Here this age group is quite natural to stop by a concert of the “urban string” series for a cold beer and some late Beethoven. There are drinks and short concerts, DJ sets in between, and the word “subscription” comes from a parallel universe. At the opening ceremony, the members of the ER could hardly believe, after years of roving through the city, how well this 650-square-meter location fit their intentions, much more their target group. First they played Bruckner, then lounge music from a laptop, after that early classical by Carl Philipp Emanuel Bach. In the dim light of the bar a barmaid, with a revolver tattoo on her forearm, stopped serving. She wanted to listen.
“urban string” at resonanzraum, source: Ensemble Resonanz / Youtube

Cooperation instead of demarcation

Since then things have gone well for the ER. The concertgoers are as young as they are consistently excited. There are a dozen “urban string” concerts a year; the percentage of seats sold, with 230 to 250 visitors per evening, is one hundred. And then there are the concert series of other organizsers, including even the public service radio broadcaster NDR. Through a cooperation with ByteFM, the ER has gained a fine little information platform.

The resonanzraum is a “giant step”, thinks the ER manager Tobias Rempe, “for the city, to a whole new audience, to ourselves. The combination of good acoustics for chamber music and the club atmosphere is unique and ensures an overwhelming response. On the basis of this experience, we’re very much looking forward to the next big step: the opening of the Elbe Philharmonic Hall and our residency in its Chamber Music Hall. In the tension between these poles – the residency at the Philharmonic and the home base in St. Pauli – lies a fascinating opportunity for us in the music city Hamburg.”

Can Hamburg in general and the concept of the resonanzraum in particular serve as models? That is a difficult question. After the forbidding planning and cost disaster of the Elbe Philharmonic, municipalities barely still dare to plan new concert halls. The debate about the construction of a concert hall in Munich takes a long time, in spite of purported decisions. The new Music Centre in Bochum contains, as befits a new building, a multifunctional hall; but the decisive thing will be what is done with it.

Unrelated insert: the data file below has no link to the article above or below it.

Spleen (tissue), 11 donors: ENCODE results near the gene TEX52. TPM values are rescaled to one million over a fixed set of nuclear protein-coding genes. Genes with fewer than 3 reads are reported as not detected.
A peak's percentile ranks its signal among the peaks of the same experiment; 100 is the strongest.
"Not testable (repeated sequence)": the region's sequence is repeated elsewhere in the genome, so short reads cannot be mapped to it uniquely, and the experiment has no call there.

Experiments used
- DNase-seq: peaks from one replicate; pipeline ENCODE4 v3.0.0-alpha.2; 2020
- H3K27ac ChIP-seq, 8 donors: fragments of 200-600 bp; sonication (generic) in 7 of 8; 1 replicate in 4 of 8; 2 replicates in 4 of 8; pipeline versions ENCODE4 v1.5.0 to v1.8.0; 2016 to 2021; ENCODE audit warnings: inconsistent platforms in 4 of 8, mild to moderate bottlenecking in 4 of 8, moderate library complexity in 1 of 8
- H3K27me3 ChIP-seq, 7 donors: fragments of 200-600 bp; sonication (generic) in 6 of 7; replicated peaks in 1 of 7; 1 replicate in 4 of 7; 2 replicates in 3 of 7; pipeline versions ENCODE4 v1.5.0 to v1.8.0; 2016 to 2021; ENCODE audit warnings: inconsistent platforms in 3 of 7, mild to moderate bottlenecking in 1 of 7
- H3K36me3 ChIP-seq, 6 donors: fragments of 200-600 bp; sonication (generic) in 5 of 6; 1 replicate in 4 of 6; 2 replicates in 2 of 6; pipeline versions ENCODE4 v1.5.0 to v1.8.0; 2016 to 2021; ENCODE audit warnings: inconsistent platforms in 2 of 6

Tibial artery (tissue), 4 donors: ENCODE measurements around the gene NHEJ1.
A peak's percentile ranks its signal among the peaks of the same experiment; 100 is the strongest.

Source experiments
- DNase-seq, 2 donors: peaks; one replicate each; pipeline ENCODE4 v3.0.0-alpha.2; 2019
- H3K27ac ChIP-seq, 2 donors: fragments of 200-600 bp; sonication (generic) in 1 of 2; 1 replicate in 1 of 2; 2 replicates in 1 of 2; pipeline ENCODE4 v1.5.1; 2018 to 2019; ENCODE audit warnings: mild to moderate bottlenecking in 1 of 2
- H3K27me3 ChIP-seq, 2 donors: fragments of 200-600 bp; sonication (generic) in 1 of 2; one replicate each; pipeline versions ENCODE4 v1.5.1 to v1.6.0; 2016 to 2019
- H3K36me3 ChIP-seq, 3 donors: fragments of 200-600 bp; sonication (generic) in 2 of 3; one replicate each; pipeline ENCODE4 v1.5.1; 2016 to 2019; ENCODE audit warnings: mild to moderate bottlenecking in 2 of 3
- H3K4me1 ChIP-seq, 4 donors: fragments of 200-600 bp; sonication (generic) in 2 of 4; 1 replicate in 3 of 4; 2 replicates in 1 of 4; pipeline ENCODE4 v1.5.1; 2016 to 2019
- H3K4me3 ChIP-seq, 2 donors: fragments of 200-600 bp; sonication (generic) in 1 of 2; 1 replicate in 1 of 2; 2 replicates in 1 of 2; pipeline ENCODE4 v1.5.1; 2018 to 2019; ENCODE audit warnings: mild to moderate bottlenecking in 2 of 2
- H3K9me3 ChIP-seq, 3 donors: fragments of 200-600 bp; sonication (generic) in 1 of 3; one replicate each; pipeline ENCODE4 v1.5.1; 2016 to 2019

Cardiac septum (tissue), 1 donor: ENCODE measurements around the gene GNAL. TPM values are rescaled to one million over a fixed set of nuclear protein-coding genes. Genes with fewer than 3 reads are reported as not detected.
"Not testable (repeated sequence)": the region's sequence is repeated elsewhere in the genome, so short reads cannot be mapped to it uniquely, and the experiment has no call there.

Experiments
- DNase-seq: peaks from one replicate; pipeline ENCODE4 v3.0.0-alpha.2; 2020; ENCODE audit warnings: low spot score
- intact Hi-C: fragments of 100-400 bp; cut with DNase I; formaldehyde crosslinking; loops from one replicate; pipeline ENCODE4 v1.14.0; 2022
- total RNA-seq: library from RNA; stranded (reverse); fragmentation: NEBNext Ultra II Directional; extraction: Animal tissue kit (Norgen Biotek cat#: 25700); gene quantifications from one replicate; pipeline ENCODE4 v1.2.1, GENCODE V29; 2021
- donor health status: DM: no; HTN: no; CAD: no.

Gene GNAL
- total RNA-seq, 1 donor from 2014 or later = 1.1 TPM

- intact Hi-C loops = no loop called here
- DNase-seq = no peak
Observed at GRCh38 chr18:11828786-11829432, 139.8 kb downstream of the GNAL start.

For the Ensemble Resonanz, on the other hand, this is the beginning of exciting times, because the Chamber Music Hall of the Elbe Philharmonic will become their new home in January 2017. This is a clever move in several ways. On the one hand because it executes an image transfer from an off venue that could give the Elbe Philharmonic, a grave of alleged billions, a good dose of coolness. On the other hand because the string ensemble then will be in the enviable position of being able to tailor-fit even better its offerings and concepts in the dazzling freestyle grey zone between repertoire and risk to the respective venue. A win-win situation for classical music, which could hardly be more classical.

A stereotype has taken root in the minds of listeners: whereas the visual arts have in recent years frequently treated political subjects, contemporary music has the reputation of being occupied mainly with itself. A three-day festival in Berlin wanted to show that New Music is quite responsive to social and political themes.

The exploding of traditional listening habits is a central concern of New Music, but there have always also been composers who wanted more than purely aesthetic experiment. Hanns Eisler, Luigi Nono, Hans Werner Henze, Nicolaus A. Huber, to name only a few who produced very different work, all employed their artistic powers to oppose the superficiality of the world and the imperfections of human societies. In recent years, however, the political and critical dimensions seem to have gone out of style in the reception of New Music. In July 2013 in Berlin the three-day festival Relevant Music, organized by the Association of Friends of Good Music, therefore posed the provocative question: What is New Music actually for? Is this complex, abstract art form at all relevant to society? What ways and means can be found to dock it to the social and political realities of the present?

Approach through provocation